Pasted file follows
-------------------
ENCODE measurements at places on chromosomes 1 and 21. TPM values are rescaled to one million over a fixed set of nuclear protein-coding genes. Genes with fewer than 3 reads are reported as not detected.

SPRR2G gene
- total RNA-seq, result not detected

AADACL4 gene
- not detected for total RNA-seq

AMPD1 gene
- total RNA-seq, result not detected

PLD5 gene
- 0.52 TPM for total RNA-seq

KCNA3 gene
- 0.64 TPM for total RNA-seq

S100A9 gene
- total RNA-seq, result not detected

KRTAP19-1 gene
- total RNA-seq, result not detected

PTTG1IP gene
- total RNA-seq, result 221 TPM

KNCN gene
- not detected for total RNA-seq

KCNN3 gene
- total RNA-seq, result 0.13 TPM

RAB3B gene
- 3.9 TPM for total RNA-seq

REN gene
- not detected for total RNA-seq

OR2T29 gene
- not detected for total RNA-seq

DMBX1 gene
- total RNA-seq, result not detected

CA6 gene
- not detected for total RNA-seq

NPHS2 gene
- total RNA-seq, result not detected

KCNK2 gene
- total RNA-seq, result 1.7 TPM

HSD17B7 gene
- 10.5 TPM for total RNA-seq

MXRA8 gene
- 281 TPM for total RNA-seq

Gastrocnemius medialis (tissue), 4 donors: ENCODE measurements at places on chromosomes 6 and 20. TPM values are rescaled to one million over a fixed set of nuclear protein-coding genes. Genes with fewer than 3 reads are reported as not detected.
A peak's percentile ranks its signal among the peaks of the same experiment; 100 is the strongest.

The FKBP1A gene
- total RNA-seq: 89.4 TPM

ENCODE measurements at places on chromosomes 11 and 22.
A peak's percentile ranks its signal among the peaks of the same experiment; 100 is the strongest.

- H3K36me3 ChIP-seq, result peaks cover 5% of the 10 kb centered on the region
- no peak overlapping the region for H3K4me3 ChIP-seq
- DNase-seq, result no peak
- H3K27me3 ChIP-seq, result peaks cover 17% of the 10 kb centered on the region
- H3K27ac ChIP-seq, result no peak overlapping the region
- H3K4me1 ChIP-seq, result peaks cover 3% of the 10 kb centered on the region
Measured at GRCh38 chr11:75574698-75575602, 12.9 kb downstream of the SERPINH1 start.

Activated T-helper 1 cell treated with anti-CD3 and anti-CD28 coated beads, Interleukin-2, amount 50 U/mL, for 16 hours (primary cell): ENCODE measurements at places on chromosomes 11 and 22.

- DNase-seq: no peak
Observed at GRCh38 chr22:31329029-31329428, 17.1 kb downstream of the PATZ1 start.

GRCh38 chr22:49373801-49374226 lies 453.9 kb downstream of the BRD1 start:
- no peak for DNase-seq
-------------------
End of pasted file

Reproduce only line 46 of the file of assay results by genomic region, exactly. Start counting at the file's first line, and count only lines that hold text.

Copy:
- H3K36me3 ChIP-seq, result peaks cover 5% of the 10 kb centered on the region